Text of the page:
Senators remember day when they rejected US bases treaty

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Friday, September 16, 2011


TWO things are certain about September 16, 1991--the day the Senate voted to close down US bases on Philippine soil: it rained heavily and the vote, for good or ill, changed the country's destiny.

Political activist Renato Constantino Jr., who was at Liwasang Bonifacio on that day, said the government brought a crowd of "more than 100,000" to pressure the Senate to ratify the extension of the RP-US Bases Treaty.

"But the rain chased them away. They melted away," he said at a lunch commemorating the historic vote. While this was happening, he said, the crowd picketing against the treaty swelled to around 40,000.

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He said that he met a mother and her daughter there, drenched in the rain but with warm smiles. "They were not there with any mass organization, they just wanted the bases out," he said.

The anti-bases movement had been agitating to close down the bases over fears that the US was keeping nuclear weapons in its bases in defiance of the Philippine Constitution. Activists had also been protesting against the basis because it supported militarization of the Philippines and American gunboat diplomacy in Asia. That, and the prostitution and other vices that the bases brought people to stand in front of the old Senate building, Ma. Socorro Diokno of the Jose W. Diokno Foundation said.

Quezon Representative Lorenzo Tanada III, son of former senator Wigberto Tanada, said the bases treaty gave US forces 500 hectares of what had been hunting grounds of the indigenous Aetas of Zambales.

"The Aetas were given the exclusive right to scavenge off the scraps," he said.

Senate President Juan Ponce Enrile, one of the senators who voted against extending a treaty allowing the US to maintain military bases in the Philippines, called the decision struck a blow for national sovereignty.

"We collectively echoed the sentiment of the Filipino people to unshackle themselves," he said at a lunch commemorating the junking of the treaty.

Former President Joseph Ejercito Estrada called the vote "our finest hour," while former senator Victor Ziga said it was "one of my proudest moments" because the Senate had been able to resist "fancy rhetoric and cheap propaganda."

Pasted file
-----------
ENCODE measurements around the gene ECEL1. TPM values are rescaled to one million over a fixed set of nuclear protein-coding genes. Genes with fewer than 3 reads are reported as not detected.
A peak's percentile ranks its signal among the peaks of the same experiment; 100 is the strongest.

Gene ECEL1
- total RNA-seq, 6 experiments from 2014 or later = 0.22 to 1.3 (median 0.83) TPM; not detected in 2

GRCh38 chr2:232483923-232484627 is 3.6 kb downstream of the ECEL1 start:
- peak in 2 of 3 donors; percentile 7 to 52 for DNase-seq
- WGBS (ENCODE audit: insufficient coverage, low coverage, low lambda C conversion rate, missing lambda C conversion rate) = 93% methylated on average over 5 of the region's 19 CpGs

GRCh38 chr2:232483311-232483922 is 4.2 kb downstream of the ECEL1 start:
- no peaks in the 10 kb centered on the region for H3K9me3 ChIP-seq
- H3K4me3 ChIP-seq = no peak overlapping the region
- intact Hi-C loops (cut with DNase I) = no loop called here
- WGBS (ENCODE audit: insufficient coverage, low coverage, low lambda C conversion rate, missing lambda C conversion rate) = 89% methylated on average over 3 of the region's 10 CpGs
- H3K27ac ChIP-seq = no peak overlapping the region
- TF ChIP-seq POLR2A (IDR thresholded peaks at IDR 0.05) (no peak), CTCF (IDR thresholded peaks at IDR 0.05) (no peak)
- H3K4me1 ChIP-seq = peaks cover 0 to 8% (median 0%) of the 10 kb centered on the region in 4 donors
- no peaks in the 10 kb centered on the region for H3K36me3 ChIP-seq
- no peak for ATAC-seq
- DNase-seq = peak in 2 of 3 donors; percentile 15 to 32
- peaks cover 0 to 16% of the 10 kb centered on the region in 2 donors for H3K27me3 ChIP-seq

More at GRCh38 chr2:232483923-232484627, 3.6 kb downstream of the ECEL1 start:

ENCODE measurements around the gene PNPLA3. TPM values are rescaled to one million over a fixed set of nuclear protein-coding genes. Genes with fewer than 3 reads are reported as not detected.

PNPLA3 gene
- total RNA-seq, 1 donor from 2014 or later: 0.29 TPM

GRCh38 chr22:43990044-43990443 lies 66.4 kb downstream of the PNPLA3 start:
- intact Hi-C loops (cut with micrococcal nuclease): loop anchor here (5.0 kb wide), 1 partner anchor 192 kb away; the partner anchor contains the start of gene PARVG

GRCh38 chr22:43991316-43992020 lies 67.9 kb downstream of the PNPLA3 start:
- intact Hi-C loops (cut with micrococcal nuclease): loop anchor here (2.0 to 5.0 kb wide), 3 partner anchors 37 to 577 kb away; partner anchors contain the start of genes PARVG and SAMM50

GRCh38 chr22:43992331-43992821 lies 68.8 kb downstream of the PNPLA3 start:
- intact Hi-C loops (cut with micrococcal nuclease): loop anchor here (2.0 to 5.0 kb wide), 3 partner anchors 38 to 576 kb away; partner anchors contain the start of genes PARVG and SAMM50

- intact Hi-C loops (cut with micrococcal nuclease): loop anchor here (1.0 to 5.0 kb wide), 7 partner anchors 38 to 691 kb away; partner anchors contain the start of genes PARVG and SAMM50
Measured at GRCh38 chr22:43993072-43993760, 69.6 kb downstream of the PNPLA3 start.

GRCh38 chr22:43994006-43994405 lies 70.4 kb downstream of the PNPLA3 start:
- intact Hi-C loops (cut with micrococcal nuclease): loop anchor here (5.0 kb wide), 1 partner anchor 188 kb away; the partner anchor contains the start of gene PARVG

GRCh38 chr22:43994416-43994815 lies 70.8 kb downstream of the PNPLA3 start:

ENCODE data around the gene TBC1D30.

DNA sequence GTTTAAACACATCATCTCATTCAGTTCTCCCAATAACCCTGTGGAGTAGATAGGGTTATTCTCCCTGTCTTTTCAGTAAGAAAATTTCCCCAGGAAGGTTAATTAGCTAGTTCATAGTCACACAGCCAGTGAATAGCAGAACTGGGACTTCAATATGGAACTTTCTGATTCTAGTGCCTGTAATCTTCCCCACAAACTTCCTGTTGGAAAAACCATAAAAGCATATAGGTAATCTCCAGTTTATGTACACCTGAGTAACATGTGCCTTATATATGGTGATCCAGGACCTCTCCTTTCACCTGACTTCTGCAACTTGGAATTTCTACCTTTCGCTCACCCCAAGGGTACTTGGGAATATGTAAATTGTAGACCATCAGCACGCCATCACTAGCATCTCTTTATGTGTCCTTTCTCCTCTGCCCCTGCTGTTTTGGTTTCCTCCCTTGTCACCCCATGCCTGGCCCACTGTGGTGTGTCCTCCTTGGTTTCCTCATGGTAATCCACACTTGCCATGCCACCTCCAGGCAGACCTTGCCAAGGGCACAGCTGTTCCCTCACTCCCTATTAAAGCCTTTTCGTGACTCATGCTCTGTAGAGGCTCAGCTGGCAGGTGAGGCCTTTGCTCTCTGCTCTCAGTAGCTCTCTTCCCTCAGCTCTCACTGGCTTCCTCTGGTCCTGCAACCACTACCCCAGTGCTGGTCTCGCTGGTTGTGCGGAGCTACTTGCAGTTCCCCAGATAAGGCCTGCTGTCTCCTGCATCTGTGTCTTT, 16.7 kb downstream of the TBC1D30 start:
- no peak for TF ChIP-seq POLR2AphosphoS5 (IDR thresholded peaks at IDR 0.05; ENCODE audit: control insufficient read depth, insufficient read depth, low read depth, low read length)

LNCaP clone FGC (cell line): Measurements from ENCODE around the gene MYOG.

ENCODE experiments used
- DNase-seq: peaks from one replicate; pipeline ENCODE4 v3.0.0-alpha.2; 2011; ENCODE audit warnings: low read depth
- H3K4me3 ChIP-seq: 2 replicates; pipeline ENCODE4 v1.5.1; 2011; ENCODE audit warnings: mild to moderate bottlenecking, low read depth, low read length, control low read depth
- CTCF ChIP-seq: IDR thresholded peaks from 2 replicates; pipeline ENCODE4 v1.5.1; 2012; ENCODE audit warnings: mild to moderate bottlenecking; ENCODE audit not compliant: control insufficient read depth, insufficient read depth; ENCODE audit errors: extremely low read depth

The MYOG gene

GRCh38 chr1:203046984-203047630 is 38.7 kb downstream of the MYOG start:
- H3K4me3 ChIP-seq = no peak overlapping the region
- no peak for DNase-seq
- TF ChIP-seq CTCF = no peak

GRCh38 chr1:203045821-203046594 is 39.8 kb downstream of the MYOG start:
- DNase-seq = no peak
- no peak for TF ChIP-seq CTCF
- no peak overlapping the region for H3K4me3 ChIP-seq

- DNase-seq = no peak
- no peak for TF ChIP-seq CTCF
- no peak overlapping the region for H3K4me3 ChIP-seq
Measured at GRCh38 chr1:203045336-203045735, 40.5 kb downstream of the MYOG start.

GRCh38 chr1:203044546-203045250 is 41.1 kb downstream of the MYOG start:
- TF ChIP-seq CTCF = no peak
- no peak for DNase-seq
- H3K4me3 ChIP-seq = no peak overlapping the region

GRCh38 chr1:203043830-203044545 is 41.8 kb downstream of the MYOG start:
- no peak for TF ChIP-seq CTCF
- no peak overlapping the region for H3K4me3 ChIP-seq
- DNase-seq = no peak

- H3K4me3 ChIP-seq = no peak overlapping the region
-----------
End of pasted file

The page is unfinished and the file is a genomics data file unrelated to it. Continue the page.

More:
Former senator Agapito Aquino, brother-in-law to then President Corazon Aquino, said each of the 12 senators who voted against the treaty, paid a heavy price. Now called the Magnificent 12, they were derided then as the Dirty Dozen and accused of being out of touch with the rest of the country.

Aquino said he had to go against Malacanang, which had been pushing for ratification, because "I love my country more than I love my President."

Former senator Aquilino Pimentel Jr., who was unable to attend the lunch but whose speech explaining his vote in 1991 was read to the crowd, said he voted against the bill even though it would have left the Philippines weaker militarily. "Go ahead. Do your worst and we shall do our best," he said then.

Former senator Wigberto Tanada said the treaty had to be junked
because "national freedom cannot be postponed and the dignity and honor of the Filipino people cannot continue to be trampled."

Former senator Orlando Mercado, who served as Defense secretary under Estrada, said "today, we have only ourselves to blame and to praise."

Representative Tanada, quoting his father on what the Philippines was expected to do when the Americans left, said, "the plan is that we will stand on our own."

He said, however, that the Philippines has not yet been able to do that. "Here I am, 20 years later, and our struggle continues," he said. He has filed a resolution at the House to scrap the Visiting Forces Agreement with the United States, which he said was the old basing treaty "dressed in new clothes."

He said the VFA "is not really an agreement," and that the US soldiers "are not really visiting."

Meanwhile, a group has challenged the Senate to cut military ties with the United States 20 years after it voted against allowing US bases in the country.

The Scrap VFA! Movement, in a press statement, urged the Senate to emulate 12 senators who voted against the RP-US Bases Treaty to do the same to the Visiting Forces Agreement and the Mutual Defense Treaty with the US.

"The votes of the Magnificent 12 were a historic assertion of our people's sovereignty and a declaration that our territory will never more be used to advance US economic and military interests in the Asian region," the group said.

They said that despite the 1991 decision to close down the US bases,
American soldiers are back and have stayed since the VFA was signed in 1998.

The group said US soldiers are back in Mindanao under the Joint Special Operations Task Force-Philippines and through military training exercises involving "as many as 6,000" soldiers.

The US military presence, the group said, has led to abuses against Filipinos. Filipinos who lodge complaints against US soldiers have to contend with special treatment for American troops, they said.

"It is our responsibility as Filipinos to give primacy to our national interests. National sovereignty must always prevail," they said.

"We challenge our present senators to do what the Magnificent 12 did in 1991," Junk VFA! added.

The Magnificent 12 comprised then senators Agapito Aquino, Sotero
Laurel II, Ernesto Maceda Jr., Orlando Mercado, Aquilino Pimentel Jr.,
Rene Saguisag, Jovito Salonga, Wigberto Tanada, and Victor Ziga.

Senate President Juan Ponce Enrile, former President Joseph Estrada, and former Vice President Teofisto Guingona III are also part of the
Magnificent 12. (Sunnex)

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